Find and engage the right mentor

Posted by in Leadership, Pharmacy, Retail, Small Business

As I’ve gotten older I’ve reflected on the random twists and turns in my life. I’ve thought deeply about exactly how I arrived at my current circumstance, and trusted mentors are a common element that have influenced each twist and turn I’ve taken.

While there is no doubt that I’ve done the work, taken the risks and pushed myself to the brink, it would be both insincere and inaccurate to say that I’ve done it completely on my own. I’ve been influenced by many great people who have, and continue to have, a significant impact on my thought process and decision-making. It actually boggles my mind to think about the generosity and helpfulness provided by these people, whether advice and counsel on a specific issue, valuable contacts they’ve shared or just a kick in the ass to say “keep it up”. They have without question had a positive impact on my personal and professional life for which I feel incredibly fortunate and grateful.

So, how should you engage a mentor and secure their support?

  • Be clear when articulating your objectives. Targeting a mentor for assistance is fine, but without focus the relationship will fall flat. Most great mentors are extremely busy and you should give them a clear story with a well-defined ask and purpose. Be sure that you choose someone who has experience and connections within your area and level of business.  Explain what excites you about your service or product, be honest about your fears, and ask for feedback.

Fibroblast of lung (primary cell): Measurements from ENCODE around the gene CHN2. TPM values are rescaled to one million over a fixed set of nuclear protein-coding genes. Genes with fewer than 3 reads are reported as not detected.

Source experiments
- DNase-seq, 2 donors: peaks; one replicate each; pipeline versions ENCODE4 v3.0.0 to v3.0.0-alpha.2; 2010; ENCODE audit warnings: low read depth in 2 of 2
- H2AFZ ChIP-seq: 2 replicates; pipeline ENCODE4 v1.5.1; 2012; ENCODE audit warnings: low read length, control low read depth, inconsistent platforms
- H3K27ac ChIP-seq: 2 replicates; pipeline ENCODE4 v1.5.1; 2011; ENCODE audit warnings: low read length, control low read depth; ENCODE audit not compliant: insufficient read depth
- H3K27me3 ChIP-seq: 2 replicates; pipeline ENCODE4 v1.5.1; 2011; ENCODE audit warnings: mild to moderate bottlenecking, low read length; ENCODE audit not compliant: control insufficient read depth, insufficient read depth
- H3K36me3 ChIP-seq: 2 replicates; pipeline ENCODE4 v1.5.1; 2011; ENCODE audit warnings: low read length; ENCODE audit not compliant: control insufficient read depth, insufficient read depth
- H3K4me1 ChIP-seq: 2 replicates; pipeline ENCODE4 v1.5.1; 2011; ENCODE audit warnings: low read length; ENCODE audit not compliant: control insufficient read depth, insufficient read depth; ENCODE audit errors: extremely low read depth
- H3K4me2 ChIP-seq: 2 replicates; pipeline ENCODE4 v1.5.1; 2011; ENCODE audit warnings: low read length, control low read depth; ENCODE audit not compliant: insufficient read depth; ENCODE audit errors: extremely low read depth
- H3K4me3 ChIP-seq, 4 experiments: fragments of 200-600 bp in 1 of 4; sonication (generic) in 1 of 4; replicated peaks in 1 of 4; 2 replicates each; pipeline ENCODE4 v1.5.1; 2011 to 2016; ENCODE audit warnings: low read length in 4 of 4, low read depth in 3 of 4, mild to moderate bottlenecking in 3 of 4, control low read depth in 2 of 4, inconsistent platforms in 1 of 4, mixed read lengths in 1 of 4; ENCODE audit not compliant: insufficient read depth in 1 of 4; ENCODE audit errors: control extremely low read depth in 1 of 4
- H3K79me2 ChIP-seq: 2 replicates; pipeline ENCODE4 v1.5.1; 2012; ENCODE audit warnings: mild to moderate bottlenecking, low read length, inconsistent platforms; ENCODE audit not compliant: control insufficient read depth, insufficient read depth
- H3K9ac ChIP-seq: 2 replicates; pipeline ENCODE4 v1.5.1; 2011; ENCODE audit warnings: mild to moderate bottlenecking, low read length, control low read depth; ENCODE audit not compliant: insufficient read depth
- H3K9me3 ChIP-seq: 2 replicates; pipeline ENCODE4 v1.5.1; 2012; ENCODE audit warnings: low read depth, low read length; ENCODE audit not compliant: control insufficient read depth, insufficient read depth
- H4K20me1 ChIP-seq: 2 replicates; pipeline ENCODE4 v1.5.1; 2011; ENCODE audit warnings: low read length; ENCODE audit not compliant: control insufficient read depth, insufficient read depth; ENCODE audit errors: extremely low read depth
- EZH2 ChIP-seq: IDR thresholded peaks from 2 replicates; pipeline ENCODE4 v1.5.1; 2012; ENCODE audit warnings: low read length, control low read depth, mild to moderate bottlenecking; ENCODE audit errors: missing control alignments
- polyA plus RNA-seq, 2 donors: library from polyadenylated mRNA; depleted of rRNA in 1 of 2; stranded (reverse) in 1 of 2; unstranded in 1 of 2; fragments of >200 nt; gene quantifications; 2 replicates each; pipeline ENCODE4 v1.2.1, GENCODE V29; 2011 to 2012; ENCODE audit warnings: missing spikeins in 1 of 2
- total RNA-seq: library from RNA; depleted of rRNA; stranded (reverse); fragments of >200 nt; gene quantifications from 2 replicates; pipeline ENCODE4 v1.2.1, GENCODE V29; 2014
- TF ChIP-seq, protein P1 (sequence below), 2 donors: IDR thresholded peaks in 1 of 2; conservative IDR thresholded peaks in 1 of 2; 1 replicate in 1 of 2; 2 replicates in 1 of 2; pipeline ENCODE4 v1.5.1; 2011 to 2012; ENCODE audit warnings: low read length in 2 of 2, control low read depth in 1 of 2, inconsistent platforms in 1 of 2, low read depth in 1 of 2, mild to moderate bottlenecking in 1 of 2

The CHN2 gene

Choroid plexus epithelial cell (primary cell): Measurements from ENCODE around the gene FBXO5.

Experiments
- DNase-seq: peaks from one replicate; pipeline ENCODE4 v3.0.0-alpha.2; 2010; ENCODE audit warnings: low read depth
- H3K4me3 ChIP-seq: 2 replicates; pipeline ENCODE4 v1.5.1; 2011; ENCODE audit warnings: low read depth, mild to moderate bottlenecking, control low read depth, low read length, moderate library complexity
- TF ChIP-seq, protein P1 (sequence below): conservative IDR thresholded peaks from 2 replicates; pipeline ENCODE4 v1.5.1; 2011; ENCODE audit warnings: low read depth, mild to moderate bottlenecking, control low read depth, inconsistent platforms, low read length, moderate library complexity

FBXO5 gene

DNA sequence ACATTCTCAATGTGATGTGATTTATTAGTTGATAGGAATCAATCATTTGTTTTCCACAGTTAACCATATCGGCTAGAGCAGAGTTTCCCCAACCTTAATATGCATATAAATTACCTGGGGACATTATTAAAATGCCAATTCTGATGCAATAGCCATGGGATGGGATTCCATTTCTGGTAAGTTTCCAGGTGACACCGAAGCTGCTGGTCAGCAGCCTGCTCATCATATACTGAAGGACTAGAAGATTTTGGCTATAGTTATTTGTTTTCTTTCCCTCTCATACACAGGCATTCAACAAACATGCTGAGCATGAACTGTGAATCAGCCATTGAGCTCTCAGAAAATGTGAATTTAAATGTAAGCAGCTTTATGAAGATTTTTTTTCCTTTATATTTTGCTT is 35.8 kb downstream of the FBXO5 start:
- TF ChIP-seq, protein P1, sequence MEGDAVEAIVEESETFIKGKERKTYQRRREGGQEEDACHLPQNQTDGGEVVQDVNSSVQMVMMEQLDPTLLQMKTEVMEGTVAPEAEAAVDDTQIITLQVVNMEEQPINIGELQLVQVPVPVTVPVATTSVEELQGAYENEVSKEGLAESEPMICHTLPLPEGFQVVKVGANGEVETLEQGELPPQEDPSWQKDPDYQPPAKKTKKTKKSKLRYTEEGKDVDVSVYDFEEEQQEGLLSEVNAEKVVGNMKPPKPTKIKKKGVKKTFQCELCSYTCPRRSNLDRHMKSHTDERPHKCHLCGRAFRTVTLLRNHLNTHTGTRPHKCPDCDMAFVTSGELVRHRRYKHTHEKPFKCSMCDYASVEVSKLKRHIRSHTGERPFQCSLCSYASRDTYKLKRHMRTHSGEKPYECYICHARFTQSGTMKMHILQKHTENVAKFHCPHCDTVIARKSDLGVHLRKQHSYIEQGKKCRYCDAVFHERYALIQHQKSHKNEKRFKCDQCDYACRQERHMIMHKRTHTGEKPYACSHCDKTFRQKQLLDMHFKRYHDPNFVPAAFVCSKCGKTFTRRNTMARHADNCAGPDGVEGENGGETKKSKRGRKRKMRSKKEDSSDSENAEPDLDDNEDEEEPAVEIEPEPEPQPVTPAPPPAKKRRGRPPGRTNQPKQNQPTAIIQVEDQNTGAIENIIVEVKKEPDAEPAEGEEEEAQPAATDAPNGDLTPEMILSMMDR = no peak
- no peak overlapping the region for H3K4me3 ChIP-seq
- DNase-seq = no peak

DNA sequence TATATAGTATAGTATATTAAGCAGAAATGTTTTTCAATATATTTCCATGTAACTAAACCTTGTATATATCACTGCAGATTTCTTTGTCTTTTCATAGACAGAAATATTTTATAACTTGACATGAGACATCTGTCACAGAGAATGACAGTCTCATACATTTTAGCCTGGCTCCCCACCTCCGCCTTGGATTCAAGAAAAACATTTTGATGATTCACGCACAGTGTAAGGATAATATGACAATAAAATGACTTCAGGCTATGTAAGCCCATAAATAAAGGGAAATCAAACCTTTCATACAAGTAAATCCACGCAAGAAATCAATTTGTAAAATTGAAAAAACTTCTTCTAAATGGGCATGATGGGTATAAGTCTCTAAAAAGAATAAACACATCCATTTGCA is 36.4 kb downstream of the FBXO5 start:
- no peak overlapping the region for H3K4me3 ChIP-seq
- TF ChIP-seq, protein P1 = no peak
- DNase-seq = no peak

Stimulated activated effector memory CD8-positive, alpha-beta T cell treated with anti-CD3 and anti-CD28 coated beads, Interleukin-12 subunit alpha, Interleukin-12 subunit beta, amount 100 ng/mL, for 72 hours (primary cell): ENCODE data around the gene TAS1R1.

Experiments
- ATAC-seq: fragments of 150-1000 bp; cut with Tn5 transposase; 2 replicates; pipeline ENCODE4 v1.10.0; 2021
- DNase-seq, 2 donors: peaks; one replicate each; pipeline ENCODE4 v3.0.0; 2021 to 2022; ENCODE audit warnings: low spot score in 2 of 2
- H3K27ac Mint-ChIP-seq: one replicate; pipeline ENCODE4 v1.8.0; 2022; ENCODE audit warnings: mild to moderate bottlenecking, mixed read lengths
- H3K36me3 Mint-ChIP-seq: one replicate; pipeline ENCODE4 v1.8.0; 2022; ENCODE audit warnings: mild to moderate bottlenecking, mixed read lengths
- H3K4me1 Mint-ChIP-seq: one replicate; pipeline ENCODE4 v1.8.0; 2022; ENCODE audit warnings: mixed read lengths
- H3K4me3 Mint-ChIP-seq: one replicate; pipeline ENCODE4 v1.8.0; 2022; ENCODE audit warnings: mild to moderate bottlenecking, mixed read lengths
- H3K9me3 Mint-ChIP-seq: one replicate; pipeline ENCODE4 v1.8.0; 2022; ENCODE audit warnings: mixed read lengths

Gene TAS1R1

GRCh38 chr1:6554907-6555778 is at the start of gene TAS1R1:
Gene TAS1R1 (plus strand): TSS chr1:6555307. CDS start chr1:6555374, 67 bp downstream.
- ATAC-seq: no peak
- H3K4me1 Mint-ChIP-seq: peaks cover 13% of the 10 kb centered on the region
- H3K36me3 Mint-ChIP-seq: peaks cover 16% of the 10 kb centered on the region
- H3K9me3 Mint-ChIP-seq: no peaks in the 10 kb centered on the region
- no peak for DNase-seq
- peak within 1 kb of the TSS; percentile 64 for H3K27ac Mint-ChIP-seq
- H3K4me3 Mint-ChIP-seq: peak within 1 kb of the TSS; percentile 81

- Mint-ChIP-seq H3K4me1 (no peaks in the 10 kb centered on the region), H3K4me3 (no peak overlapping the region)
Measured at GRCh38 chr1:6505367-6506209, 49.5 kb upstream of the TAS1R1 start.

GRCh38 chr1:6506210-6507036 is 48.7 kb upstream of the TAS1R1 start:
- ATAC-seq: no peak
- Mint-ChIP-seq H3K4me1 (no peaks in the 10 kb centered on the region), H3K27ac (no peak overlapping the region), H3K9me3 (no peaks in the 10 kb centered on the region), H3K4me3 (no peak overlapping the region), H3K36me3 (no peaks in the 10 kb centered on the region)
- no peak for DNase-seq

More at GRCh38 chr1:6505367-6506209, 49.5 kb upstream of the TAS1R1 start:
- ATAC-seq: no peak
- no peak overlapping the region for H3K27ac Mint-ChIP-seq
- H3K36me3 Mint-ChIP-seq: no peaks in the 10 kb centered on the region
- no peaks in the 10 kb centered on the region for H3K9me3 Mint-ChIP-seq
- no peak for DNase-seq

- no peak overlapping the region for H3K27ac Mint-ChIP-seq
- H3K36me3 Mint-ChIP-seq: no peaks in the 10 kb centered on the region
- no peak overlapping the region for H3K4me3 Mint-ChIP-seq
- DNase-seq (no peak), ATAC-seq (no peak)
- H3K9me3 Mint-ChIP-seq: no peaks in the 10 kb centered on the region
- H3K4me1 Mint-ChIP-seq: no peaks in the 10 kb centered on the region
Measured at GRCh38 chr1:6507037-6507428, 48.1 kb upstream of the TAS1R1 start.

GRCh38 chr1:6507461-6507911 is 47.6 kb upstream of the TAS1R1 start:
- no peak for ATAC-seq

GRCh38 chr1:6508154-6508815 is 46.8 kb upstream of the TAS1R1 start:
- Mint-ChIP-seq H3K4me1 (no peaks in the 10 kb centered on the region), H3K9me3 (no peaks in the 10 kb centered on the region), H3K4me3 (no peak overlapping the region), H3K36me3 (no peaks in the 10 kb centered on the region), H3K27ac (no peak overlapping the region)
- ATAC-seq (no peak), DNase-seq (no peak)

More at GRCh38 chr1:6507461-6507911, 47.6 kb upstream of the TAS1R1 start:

• Make sure it is a two-way relationship. While there is generally a power imbalance in the mentor relationship, there is no reason why being mentored can’t deliver value to their mentor. It can be small stuff, like referring business opportunities, presenting ideas, or it can even be simply taking their advice and keeping them posted on your progress. Whatever it is, the point is that you should be considerate of the mentor and their sacrifice and be helpful however you can be. The great mentor never asks for such things; you just deliver it.
  • Sweat the little things. Always say thank you. Never burn a relationship that the mentor has initiated for you. Be considerate when something the mentor has done yields great gains for you. The mentor gets great satisfaction from hearing of their mentee’s wins. Make sure you share the victory with them.
  • Remember the “karma boomerang.” If you are successful identifying and benefiting from great mentors, remember the value they have brought to your life and give that to others. The greatest gift is to learn how to give. If you are in a position to share the skills you have learned, you should give back by becoming a mentor yourself. Finding success is hard work, and entrepreneurs could use a little help along the way.

Words are inadequate to describe the benefits to those who work with great mentors. Life in all its aspects is complex, and having the coaching and support of those more experienced than you can be the difference between making smart, well-informed decisions and poor decisions. And these relationships can follow you throughout your life. Take control. Admit your weaknesses. Build lasting relationships to help augment that “white space” in your experience base. As Zig Ziglar once said; “A lot of people have gone further than they thought they could because someone else thought they could.” So get out there and find the right mentor to help you along the path to success.

Gerry Spitzner

I help Pharmacists, Doctors and healthcare practitioners develop winning business and practice management strategies so they can focus on patient-centered care. Gerry Spitzner is the principal business consultant of, a Vancouver-based business management consultancy. For more information: